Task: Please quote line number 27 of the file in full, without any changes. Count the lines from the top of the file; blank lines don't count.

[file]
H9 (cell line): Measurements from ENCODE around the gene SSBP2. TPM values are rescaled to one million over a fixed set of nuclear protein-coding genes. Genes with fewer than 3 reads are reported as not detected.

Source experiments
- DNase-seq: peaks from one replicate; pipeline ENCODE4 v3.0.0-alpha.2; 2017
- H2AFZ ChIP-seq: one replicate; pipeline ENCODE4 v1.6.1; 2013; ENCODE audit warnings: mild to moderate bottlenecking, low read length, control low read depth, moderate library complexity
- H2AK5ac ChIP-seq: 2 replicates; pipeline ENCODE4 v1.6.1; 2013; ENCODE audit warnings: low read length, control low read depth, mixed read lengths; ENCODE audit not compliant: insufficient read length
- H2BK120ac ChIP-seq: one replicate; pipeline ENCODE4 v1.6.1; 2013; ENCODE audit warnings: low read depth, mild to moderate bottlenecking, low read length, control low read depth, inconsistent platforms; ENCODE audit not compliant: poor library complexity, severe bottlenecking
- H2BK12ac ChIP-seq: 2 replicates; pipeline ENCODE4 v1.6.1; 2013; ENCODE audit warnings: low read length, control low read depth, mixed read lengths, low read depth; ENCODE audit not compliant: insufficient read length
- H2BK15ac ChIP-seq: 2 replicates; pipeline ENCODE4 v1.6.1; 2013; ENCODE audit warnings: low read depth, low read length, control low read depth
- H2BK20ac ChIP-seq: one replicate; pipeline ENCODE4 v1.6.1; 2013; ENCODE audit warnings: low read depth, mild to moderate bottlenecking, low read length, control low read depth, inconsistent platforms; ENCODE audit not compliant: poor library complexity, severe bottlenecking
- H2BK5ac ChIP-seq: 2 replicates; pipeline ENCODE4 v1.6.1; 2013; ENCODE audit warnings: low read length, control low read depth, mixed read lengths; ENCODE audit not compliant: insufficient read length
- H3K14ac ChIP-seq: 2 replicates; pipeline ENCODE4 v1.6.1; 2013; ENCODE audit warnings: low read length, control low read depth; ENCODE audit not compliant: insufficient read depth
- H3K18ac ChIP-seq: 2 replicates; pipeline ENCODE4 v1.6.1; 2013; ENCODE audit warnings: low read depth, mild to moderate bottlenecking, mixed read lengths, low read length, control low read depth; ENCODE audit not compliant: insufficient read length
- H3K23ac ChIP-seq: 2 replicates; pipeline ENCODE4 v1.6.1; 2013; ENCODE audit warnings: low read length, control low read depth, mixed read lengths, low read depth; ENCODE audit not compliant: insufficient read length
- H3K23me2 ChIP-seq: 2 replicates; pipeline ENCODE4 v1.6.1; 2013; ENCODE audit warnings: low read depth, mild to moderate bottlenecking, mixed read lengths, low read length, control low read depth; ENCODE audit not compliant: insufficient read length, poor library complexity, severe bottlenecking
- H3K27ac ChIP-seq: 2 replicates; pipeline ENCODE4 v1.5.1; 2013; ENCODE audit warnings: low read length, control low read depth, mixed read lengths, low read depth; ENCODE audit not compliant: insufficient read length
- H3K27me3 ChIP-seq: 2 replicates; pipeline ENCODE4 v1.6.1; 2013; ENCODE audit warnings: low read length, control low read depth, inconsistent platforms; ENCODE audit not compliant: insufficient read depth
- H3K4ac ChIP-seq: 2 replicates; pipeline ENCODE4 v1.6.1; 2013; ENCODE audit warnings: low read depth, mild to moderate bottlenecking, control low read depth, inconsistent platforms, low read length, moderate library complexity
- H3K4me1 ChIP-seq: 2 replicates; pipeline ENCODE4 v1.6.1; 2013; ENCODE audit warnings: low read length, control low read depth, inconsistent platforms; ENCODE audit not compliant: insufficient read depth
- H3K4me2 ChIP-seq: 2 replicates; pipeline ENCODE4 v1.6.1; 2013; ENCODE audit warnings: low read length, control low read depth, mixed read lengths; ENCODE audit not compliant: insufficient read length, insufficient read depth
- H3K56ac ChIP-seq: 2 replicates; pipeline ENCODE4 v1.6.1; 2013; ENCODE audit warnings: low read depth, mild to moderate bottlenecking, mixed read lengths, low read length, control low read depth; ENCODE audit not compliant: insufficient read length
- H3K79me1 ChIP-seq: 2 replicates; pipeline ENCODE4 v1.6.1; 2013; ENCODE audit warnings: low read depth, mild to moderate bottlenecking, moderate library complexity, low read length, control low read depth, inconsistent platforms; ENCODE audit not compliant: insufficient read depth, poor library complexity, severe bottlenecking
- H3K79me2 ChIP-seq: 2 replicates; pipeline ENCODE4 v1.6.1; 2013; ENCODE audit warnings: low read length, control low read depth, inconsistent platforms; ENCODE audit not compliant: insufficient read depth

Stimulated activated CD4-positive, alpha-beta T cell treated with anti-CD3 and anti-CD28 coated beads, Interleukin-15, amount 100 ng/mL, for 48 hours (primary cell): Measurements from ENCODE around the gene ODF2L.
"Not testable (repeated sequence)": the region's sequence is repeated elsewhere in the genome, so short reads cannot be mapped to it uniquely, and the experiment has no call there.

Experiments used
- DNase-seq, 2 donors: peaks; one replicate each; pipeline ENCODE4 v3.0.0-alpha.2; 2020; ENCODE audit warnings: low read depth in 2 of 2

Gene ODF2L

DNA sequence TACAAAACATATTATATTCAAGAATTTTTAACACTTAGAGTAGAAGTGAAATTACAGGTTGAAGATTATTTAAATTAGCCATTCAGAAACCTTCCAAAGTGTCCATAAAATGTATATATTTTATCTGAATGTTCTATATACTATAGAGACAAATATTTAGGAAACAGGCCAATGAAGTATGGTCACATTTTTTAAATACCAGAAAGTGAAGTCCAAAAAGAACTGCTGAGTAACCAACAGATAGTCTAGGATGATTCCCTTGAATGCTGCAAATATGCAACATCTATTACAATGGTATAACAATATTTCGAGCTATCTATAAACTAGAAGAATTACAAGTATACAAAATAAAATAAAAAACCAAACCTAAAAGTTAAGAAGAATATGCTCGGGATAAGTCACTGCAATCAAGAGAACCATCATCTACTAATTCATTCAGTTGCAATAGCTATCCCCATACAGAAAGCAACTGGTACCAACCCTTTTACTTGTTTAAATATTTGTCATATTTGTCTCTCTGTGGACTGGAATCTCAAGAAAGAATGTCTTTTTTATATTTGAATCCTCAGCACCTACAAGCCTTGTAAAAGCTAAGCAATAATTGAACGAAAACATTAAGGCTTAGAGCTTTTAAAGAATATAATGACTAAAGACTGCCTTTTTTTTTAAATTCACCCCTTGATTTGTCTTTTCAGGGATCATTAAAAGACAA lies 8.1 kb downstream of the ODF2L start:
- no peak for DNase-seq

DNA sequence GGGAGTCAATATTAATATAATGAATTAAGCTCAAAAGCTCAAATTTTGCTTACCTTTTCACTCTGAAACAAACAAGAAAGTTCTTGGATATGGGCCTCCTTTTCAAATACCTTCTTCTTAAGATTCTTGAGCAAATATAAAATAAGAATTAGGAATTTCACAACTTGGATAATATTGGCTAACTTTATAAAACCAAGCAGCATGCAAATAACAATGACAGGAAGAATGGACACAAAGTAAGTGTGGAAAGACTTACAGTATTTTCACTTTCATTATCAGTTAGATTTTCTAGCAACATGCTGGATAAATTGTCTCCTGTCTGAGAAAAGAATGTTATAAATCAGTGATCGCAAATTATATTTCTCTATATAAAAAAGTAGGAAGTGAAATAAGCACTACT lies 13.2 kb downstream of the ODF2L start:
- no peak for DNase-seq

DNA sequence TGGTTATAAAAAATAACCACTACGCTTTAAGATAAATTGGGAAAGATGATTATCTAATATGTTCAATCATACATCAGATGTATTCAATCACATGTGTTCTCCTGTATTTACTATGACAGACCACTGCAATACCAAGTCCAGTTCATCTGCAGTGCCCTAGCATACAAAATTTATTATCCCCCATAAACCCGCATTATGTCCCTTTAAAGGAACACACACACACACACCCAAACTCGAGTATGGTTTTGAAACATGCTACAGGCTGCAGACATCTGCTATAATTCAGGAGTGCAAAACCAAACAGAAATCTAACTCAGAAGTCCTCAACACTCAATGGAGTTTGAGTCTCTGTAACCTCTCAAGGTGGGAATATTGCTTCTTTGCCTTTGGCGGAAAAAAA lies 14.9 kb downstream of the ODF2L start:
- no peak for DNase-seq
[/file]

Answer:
Gene ODF2L